In the Transvaal, the operations were mostly implemented by the Union Department of Public Health, with a vertically structured malaria control unit, administratively divided into five zones. In Natal, malaria control was implemented through 'Statutory Malaria Committee' areas, with activities paid through refunds to the committees, by the Department of Public Health.

The other major contribution made by De Meillon in these early years was the detailed descriptions of the anopheline mosquitoes of sub-Saharan Africa.[26,27] These works were invaluable for the malaria vector control programmes' surveillance activities, enabling accurate identification of the vector species.


4. The eradication era, 1950 - 1970

The impact achieved through of IRS of houses was widely lauded and documented. Various indicators were used to demonstrate the successes, among these a reduction in vectors collected in dwellings, decline in the use of quinine, parasite and spleen rates, and the economic benefits. In 1951, Annecke reported extensively in the Department of Public Health's annual report on the impact of IRS in the Transvaal.[28] The use of 5 grain quinine tablets dropped from 2 000 000 in 1943/44 to 94 000 in 1950/51. The dramatic decline in parasite and spleen rates between 1931 and 1951 is shown in Table 4. This was based on blood smears taken from the local population at the peak of the malaria season outside Tzaneen, Transvaal.

In 1952, the Minister of Health for the Union of SA, gave a radio broadcast on the economic benefits modern malaria control had brought to the Transvaal: '... 10 000 square miles containing some of the country's richest farming land in the world for sub-tropical fruit; yet only fifteen years ago this area was shunned by Europeans, and those Ilocals1 who survived to young adult life lay ill in the kraal just when they should have been reaping their crops. In the hyper-endemic zones of Pongola - a few years ago almost a deserted region - the disappearance of malaria gives a fair chance that within five years the area will be producing about 20% of the sugar cane grown in the Union'.[29]

Several threats to the continued success of the malaria control programme were perceived, among these vector resistance to insecticides and parasite resistance to treatment. Cross-border malaria was also highlighted as a major threat for the ongoing programme success. In the Transvaal, transmission was affected by poor control in Bechuanaland (Botswana), Southern Rhodesia (Zimbabwe), Mozambique and Swaziland. In Natal, the impact that uncontrolled areas were having on controlled areas was reported on many occasions. In 1953, an outbreak in the Nongoma and Hlabisa districts in Natal was attributed to the lack of control in the adjacent rural areas, as Malaria Committees were not in place in these areas. This prompted the expansion of control measures to Ubombo and Ingwavuma in 1953. By 1956, malaria infections had been reduced to negligible figures.[30]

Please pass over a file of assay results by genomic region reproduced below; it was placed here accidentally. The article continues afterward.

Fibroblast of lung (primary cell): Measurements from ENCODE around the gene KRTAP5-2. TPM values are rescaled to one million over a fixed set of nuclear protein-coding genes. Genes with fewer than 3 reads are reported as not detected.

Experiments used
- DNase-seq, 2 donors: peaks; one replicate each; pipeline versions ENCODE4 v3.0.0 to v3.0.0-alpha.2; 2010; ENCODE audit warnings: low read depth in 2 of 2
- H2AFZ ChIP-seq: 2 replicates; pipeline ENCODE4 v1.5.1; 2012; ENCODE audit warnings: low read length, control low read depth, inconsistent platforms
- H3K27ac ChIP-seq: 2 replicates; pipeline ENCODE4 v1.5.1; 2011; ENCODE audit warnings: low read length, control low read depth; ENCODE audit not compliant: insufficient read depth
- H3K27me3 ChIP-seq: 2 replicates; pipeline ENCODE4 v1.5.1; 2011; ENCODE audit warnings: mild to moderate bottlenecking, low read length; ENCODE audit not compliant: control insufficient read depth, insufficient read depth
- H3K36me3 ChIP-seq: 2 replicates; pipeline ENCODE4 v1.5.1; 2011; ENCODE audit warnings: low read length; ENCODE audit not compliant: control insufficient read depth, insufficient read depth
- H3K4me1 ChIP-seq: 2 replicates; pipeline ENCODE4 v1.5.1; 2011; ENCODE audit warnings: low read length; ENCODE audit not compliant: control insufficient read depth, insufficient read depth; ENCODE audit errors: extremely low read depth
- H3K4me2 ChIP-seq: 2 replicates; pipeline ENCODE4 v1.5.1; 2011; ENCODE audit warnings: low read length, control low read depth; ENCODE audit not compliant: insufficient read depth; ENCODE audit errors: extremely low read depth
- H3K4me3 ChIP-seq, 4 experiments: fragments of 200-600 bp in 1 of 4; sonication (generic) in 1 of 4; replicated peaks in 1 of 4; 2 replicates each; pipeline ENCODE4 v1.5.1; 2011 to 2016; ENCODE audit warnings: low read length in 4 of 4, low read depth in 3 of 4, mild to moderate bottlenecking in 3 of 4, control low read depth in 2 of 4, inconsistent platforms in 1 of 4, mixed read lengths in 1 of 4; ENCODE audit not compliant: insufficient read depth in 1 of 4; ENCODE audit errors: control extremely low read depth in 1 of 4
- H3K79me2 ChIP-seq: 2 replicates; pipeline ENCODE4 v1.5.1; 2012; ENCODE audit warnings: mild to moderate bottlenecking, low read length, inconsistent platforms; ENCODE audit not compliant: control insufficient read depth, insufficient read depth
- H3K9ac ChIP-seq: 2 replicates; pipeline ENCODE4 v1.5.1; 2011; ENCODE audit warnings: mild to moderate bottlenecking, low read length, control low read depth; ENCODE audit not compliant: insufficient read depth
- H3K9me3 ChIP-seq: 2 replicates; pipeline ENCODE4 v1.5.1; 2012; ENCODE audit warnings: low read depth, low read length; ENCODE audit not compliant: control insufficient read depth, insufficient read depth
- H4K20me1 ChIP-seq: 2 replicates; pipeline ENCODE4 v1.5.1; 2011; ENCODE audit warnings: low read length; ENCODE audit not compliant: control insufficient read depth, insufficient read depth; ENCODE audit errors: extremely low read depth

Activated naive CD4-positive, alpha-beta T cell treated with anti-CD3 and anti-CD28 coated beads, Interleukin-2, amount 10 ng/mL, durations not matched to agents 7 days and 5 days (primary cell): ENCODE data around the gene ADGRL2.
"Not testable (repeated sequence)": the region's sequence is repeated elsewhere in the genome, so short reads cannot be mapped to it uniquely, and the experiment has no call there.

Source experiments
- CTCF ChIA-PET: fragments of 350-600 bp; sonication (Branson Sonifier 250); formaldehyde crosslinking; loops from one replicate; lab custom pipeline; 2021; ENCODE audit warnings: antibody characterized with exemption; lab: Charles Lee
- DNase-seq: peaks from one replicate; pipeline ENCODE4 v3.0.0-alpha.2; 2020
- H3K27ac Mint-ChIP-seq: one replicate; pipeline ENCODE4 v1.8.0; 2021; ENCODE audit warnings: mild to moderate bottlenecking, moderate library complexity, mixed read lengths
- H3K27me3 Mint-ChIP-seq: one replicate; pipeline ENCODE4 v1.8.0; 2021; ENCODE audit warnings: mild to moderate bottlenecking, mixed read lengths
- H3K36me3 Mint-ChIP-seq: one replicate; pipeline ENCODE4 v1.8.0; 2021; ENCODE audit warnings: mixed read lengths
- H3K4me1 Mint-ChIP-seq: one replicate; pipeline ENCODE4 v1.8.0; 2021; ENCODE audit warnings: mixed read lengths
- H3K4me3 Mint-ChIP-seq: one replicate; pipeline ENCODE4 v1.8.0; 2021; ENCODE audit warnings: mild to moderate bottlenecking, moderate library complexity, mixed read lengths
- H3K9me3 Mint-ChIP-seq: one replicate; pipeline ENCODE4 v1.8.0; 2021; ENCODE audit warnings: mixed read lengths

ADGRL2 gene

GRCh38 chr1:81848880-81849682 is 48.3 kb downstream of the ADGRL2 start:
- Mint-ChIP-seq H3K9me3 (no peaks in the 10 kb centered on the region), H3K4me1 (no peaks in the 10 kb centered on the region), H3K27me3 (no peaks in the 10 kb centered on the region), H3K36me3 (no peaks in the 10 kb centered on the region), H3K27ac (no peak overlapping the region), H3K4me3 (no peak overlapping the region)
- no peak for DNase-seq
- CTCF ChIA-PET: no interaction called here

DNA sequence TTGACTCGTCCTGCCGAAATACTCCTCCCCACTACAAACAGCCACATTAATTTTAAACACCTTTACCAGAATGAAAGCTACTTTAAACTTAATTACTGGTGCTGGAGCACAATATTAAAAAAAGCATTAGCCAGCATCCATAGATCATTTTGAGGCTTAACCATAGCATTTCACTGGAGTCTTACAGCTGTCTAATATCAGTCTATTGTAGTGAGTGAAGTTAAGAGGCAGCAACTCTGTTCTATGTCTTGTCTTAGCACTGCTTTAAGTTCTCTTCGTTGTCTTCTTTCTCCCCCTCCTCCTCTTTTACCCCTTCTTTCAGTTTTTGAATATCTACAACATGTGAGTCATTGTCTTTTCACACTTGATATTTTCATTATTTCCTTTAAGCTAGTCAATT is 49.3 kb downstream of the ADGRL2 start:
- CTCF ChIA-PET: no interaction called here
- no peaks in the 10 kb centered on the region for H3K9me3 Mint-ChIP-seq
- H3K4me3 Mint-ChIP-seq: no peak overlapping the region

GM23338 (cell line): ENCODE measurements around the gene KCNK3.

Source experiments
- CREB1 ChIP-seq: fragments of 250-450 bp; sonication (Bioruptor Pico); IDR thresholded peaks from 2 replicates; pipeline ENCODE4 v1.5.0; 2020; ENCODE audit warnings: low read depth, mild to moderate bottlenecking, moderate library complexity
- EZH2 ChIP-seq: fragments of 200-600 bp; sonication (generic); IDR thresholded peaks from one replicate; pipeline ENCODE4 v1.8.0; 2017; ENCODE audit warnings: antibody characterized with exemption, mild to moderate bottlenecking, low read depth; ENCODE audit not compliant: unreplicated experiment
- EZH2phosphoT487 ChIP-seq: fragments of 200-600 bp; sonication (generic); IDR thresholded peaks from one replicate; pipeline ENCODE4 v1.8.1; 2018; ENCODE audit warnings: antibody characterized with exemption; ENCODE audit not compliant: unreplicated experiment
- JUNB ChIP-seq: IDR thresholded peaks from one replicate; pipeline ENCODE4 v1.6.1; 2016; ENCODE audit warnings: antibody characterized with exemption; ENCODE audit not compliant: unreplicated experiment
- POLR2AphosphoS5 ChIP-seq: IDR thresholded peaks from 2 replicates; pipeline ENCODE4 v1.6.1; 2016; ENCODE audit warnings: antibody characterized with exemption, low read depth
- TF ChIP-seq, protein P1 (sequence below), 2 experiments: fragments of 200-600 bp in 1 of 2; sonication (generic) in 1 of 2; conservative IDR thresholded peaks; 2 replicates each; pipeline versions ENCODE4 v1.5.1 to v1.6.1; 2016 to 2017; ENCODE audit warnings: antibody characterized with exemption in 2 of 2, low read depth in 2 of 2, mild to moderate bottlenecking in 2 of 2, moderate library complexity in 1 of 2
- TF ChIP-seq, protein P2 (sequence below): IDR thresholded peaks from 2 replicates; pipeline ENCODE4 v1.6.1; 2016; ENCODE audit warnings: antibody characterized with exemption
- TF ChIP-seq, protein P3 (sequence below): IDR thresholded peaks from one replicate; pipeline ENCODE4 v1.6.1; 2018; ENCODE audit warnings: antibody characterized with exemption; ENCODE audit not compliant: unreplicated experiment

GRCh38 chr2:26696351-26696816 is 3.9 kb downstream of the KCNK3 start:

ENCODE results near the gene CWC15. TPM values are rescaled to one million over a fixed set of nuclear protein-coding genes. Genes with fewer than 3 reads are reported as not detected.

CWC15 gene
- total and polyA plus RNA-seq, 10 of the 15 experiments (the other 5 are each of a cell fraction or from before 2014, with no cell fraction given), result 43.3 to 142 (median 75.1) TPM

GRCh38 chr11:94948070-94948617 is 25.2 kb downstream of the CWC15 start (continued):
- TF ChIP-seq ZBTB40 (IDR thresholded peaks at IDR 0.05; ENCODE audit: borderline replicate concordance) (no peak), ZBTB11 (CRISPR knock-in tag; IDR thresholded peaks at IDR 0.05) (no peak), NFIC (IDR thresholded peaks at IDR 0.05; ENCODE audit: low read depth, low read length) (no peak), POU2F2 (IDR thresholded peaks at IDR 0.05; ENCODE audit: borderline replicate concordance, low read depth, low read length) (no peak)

Towards the end of 1959, a WHO assessment team visited the malarious provinces in SA and a full appraisal of the malaria situation in the country was made, with resulting recommendations towards the eradication of malaria in the country.[31]

The assessment team recommended that Natal be divided into three zones, namely the transmission zone (northern parts of Natal), the consolidation zone and the vigilance zone. For the transmission zone, the full-scale attack phase of an eradication programme was recommended, with total residual insecticide house spraying coverage throughout the area. The high levels of malaria in southern Mozambique were highlighted as a threat. As the border with Mozambique was only a geographical boundary line, free movement of people took place, without any administrative formalities. The establishment of checkpoints along the Mozambique border, to intercept migrants and administer treatment was considered. Mozambique was also preparing to introduce a malaria eradication programme, which would provide protection to Natal.

For the consolidation zone, IRS was to be discontinued and retained only as an emergency measure, with the implementation of a surveillance system. As there was no evidence of malaria transmission in the vigilance zone, from 1954 this area was considered to be clear of malaria with ongoing surveillance recommended.

For malaria control purposes, the Transvaal was divided into four zones as confirmed by the WHO team, with malaria transmission only occurring in zone 1 (the north-eastern Lowveld areas) and zone 4 (Bushbuckridge, Nelspruit, Komatipoort and Barberton). In the other two zones, only sporadic cases of malaria were reported, with spraying discontinued and control maintained through selective larviciding. However, with the influx of parasite carriers from Zimbabwe and Mozambique still occurring, the need for implementing malaria eradication projects in these neighbouring countries as part of the southeast Africa malaria eradication programme was essential. It was recommended that IRS be continued in the transmission zones and that the cessation of IRS should depend upon progress in the adjacent countries.